WASHINGTON (AP) -- The strong performance of information technology companies should keep the U.S. economy steaming ahead this year, the Commerce Department predicted Tuesday in its annual forecast of winners and losers in American business.
The list of winners was dominated by computer and telecommunication companies. Businesses making semiconductors and related devices for computers led all others with a projected jump in shipments this year of 23 percent, which would follow a strong 22.2 percent gain in 1999.
In all, five of the top six spots in the list of fastest growing industries were held by companies involved in manufacturing computers or computer parts or telecommunication equipment, according to the department's ''U.S. Industry and Trade Outlook 2000'' report.
''The United States is an economic powerhouse,'' Commerce Secretary William Daley said in the report. ''Fueled by a revolution in information technology, we are experiencing the lowest unemployment rate in 30 years.''
The Commerce Department report, which has been issued since 1960, predicted that 75 percent of manufacturing industries and all the major service sectors will enjoy positive growth this year.
However, the report forecast rough sailing for some U.S. industries. The biggest loser was projected to be aircraft manufacturing, which the department forecast would suffer a 20.4 percent drop in shipments following an 8 percent increase in 1999.
The report said aircraft manufacturers were suffering from a falloff in orders in Asia in the wake of the Asian financial crisis.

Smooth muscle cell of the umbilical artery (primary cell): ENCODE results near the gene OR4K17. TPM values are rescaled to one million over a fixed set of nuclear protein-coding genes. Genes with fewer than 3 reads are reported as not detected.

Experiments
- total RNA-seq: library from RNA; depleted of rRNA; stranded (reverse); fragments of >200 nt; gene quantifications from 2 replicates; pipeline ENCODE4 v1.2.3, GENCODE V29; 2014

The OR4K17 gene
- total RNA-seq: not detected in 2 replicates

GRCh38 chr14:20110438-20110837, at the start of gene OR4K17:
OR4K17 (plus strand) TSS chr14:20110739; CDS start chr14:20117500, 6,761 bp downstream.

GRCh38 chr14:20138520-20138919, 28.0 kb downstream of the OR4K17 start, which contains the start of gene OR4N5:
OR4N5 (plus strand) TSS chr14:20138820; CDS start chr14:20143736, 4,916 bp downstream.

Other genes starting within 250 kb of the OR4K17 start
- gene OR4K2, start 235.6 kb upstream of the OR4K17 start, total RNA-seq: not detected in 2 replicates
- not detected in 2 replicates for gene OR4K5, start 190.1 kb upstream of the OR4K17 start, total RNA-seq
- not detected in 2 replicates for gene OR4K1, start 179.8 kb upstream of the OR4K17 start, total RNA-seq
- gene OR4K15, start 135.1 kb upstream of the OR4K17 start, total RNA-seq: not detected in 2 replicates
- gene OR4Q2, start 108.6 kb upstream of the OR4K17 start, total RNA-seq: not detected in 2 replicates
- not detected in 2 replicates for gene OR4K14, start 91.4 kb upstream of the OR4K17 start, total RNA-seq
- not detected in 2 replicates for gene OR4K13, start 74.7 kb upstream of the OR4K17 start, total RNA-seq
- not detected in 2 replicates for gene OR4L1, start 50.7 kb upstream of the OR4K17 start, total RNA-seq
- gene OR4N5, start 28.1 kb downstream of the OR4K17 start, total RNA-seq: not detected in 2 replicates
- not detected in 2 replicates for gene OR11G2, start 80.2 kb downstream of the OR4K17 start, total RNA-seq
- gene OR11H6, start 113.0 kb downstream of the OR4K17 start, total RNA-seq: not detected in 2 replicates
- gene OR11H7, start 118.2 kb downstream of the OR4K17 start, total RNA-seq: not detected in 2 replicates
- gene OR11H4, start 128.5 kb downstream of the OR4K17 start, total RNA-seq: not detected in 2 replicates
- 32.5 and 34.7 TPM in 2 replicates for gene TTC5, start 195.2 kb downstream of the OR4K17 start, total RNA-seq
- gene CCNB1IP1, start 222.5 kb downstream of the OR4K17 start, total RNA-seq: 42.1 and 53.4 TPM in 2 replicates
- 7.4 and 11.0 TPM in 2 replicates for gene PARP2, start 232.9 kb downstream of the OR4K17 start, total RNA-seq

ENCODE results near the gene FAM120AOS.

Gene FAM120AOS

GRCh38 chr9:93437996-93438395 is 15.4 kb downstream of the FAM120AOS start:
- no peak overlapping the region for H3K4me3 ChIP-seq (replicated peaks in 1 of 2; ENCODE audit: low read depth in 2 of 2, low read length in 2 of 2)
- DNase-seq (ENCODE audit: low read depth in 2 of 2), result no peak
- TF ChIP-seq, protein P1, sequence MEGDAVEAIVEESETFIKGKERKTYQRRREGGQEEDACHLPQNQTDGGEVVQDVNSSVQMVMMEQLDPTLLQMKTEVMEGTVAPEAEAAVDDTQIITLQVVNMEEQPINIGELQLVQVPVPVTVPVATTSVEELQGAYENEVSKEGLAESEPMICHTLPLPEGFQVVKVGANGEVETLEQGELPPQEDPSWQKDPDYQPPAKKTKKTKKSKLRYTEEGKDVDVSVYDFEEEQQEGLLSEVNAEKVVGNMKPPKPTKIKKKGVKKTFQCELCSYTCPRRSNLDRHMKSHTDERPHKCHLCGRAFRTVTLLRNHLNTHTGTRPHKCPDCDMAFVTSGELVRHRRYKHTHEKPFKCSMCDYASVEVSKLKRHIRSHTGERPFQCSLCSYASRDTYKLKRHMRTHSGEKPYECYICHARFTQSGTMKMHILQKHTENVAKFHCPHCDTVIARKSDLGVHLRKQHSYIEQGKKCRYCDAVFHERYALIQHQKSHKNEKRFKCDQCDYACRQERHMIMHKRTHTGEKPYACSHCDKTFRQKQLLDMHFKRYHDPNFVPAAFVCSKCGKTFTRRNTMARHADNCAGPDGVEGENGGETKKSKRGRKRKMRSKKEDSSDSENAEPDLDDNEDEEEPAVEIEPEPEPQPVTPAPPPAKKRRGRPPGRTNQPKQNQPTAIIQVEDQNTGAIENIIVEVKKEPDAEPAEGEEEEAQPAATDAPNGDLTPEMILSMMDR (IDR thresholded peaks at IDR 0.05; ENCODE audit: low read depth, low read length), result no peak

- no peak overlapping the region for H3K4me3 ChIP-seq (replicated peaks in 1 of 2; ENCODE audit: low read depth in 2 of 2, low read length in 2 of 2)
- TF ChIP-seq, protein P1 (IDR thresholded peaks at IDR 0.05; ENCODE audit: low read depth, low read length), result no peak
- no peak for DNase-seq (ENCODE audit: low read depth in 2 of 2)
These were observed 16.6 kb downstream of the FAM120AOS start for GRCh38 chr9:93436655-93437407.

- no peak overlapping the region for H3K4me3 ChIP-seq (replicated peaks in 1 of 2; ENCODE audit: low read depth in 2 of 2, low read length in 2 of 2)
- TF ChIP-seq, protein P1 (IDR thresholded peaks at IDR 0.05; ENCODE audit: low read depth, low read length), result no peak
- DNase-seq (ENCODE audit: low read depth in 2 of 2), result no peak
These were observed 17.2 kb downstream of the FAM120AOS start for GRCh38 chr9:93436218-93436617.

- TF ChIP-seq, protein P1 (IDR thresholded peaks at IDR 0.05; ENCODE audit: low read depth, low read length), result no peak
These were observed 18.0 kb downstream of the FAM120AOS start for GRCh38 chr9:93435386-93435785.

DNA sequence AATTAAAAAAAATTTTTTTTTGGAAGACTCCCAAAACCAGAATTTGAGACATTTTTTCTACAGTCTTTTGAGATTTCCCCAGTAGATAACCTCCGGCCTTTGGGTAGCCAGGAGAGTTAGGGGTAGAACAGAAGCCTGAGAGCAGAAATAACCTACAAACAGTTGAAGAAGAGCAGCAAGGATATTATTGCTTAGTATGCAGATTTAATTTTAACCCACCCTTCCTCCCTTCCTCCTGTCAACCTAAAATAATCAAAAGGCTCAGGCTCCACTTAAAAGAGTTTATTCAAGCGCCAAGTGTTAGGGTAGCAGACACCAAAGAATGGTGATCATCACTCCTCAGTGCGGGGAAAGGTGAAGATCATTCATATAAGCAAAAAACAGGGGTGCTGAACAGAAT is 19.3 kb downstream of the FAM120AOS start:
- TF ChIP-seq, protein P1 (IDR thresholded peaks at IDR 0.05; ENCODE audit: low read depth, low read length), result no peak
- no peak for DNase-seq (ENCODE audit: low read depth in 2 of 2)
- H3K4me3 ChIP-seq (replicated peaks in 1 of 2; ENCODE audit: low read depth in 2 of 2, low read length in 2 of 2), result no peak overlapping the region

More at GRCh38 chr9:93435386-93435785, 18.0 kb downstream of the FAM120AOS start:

In addition to aircraft manufacturers, the report predicted declines in shipments of aircraft engines, down 8 percent, and aircraft parts, down 7.8 percent this year.
Other big losers in terms of projected percentage drops were manufacturers of women's handbags and purses, down 13.4 percent; personal leather goods, down 10.6 percent, and leather gloves, down 8.8 percent.
The report offered these highlights:
INFORMATION TECHNOLOGY: Computers, telecommunications and semiconductors continue to lead the economy with double-digit growth forecast, reflecting strong investment by businesses and high demand by consumers. Continued demand for faster, smaller, more functional electronic products will fuel demand for printed circuit boards, the nervous system of electronic devices, with shipments expected to rise by 9.2 percent this year.
AUTOMOTIVE: Shipments of motor vehicles were projected to decline by 1.7 percent this year, reflecting a slight slowdown following dramatic gains in recent years. Auto parts sales were forecast to increase by 5.1 percent, fueled by rising demand from motorists keeping cars on the road longer.
HEALTH: Outlays for health care are expected to rise to $1.3 trillion this year, an increase of 7.1 percent over the $1.2 trillion spent in 1999. The share of total spending that goes to hospitals is expected to decline from 34.6 percent in 1996 to 32 percent by 2001 while payments to doctors will increase as more Medicare beneficiaries enroll in managed care plans.
On the Net: Copies can be purchased from the Commerce Department's National Technical Information Service: http://www.ntis.gov
Brainerd Dispatch ©2013. All Rights Reserved.